Pregnancy Discrimination

Discrimination based on pregnancy is prohibited under both New Hampshire and federal law.  Under New Hampshire law, public employers and private employers with 6 or more employees are prohibited from discriminating against a person on the basis of sex. RSA 354-A:7. The word “sex” includes pregnancy and medical conditions which result from pregnancy.

As a general matter, employers should treat pregnancy and childbirth issues similar to the medical conditions of other applicants and employees.  New Hampshire law states that medical conditions resulting from pregnancy and childbirth are considered temporary disabilities.  An employer subject to RSA 354-A must allow a female employee to take a leave of absence for the period of temporary disability and, upon return to work, have her original job or a comparable position available unless such action is impossible or unreasonable.  For employment issues other than leave, an employer must consider and treat pregnancy, childbirth and related medical conditions as temporary disabilities and treat the employee in the same manner as the temporary disability of any other employee.

New Hampshire law also requires an employer to permit a female employee to take a leave of absence for a period of temporary physical disability resulting from pregnancy, childbirth, or related medical conditions.  There is nothing in New Hampshire law that requires that such leave be paid.  If, however, other employees are paid for leaves for temporary physical disabilities, then the employer must not discriminate and should pay for pregnancy and child birth related leaves in a similar fashion.

Federal law also protects an employee from discrimination on the basis of pregnancy, childbirth, and related medical conditions.  Under an amendment to Title VII of the Civil Rights Act of 1964, the Pregnancy Discrimination Act (“PDA”) provides that discrimination based on pregnancy, childbirth or related medical conditions is unlawful sex discrimination.  The EEOC and some circuit courts have held that the PDA also protects against discrimination based on abortion.  The PDA requires that an employer not refuse to hire a woman because of her pregnancy or related condition as long as she is able to perform the major functions of her job.   In addition, a woman with pregnancy or childbirth-related issues should be treated in the same way as any other applicant or employee.  Under the PDA, pregnancy and maternity leave must be considered a temporary disability and treated similarly to other temporary disabilities.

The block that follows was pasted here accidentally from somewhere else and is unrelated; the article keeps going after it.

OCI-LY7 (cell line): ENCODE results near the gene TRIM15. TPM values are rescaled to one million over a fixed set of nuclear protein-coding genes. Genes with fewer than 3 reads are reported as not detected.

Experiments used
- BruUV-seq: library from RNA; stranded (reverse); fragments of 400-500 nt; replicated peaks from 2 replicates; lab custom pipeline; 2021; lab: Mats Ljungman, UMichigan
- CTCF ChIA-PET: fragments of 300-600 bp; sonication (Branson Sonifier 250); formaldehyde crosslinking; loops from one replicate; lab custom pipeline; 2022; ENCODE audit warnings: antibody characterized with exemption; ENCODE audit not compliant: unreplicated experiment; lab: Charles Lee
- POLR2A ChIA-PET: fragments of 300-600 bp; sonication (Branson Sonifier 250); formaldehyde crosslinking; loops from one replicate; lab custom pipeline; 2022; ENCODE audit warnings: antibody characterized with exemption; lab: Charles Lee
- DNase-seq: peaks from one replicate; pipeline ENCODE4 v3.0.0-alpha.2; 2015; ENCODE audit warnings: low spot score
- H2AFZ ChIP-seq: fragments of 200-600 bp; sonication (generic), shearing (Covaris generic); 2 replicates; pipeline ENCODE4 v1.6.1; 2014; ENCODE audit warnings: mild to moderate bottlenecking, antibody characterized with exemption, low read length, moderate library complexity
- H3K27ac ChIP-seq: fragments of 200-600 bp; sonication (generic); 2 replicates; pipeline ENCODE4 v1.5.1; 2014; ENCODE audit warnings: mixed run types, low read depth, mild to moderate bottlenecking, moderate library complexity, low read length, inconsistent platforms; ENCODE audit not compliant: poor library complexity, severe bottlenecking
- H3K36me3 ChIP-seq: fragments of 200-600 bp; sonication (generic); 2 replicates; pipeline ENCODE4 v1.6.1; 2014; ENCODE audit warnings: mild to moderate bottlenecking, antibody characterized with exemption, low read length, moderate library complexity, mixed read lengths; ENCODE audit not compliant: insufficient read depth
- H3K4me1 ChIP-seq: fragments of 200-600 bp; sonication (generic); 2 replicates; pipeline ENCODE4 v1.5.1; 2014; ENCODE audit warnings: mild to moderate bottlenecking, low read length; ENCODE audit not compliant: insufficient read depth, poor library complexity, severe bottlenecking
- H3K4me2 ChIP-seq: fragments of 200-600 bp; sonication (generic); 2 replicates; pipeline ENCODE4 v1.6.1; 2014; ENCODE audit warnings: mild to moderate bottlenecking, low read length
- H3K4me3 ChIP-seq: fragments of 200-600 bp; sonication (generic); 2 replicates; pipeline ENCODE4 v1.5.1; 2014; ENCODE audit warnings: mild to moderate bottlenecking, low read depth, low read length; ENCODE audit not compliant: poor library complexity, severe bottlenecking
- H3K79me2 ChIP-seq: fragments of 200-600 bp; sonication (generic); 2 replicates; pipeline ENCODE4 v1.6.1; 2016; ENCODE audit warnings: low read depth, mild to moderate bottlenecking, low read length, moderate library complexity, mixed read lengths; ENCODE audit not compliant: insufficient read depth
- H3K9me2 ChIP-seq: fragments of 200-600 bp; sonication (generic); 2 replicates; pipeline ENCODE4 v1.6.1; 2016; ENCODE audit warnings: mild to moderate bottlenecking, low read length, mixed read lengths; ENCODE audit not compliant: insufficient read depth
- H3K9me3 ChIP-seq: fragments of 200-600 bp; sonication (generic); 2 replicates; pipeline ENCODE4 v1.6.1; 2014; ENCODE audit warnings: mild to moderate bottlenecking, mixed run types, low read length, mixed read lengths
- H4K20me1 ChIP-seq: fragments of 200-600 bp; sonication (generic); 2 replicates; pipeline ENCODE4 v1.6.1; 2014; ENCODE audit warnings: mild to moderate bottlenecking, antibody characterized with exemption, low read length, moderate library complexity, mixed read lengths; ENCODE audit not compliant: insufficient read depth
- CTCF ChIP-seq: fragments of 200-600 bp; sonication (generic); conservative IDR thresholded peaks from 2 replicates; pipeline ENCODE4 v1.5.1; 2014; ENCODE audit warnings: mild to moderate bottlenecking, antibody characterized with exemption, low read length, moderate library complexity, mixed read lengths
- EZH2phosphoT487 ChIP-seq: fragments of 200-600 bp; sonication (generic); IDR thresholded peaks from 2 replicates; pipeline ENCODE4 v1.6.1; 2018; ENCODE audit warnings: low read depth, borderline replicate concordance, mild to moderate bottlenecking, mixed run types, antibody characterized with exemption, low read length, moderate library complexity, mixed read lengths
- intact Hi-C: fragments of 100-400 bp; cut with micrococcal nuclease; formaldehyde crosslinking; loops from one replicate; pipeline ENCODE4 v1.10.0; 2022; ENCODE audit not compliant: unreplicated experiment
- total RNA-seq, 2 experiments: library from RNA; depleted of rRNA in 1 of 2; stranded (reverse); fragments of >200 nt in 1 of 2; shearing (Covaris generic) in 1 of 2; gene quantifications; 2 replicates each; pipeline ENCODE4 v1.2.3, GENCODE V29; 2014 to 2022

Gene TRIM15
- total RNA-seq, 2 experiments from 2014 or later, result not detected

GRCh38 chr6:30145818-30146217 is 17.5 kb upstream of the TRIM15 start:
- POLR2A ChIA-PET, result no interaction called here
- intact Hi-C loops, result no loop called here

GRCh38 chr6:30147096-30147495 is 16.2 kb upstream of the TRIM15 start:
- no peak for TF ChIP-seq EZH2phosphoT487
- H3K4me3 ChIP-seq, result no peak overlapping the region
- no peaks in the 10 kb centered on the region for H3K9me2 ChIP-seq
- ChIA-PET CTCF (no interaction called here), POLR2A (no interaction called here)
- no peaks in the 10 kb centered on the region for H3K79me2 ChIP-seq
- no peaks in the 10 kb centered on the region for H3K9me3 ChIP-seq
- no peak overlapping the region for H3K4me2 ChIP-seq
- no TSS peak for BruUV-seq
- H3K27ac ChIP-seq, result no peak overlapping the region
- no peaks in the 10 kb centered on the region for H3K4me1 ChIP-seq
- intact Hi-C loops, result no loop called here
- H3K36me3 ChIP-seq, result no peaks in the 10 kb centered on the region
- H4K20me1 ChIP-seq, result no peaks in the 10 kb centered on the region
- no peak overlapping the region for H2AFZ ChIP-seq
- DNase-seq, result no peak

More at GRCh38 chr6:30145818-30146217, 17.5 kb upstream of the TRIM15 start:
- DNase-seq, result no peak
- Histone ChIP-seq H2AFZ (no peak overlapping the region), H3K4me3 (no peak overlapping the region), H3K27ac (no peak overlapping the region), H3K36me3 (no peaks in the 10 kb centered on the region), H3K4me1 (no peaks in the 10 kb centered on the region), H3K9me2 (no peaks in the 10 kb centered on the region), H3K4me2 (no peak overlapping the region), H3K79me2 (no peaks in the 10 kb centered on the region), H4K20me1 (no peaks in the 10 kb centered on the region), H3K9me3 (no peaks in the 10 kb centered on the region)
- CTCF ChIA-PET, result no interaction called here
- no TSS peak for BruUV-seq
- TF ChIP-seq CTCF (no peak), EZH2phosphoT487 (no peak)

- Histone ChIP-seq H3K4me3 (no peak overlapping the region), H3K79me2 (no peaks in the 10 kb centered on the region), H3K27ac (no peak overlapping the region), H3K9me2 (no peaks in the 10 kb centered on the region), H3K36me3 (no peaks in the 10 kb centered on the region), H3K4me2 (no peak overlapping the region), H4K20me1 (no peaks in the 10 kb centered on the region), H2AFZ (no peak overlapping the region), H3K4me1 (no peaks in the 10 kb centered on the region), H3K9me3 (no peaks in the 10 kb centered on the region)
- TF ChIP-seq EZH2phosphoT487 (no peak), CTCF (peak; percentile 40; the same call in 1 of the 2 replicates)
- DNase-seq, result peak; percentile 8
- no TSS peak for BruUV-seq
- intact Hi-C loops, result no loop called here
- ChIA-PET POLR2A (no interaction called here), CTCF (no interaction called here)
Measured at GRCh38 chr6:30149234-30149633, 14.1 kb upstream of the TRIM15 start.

The PDA also addresses health insurance, generally providing that any health insurance provided by an employer must cover expenses for pregnancy-related conditions on the same basis as expenses for other medical conditions.  Abortion, however, is not part of this coverage, unless the life of the mother is endangered or medical complications arise from an abortion.

Employers who are subject to the Family and Medical Leave Act (FMLA) of 1993 must allow an eligible employee who has worked for at least a 12-month period to take up to 12 weeks of leave, unpaid, unless an employee has earned or accrued paid leave, to be used to care for a new child.

Finally, applicants or employees who have impairments or disabilities resulting from pregnancy may have rights under the American with Disabilities Act and/or NH RSA 354-A:7.  Specifically, an applicant or employee with a pregnancy-related disability has a right to a reasonable accommodation for known physical or mental limitations, unless the employer can demonstrate that the accommodation would impose an undue hardship on the operation of the business of the employer.

About the Author: Jennifer Eber

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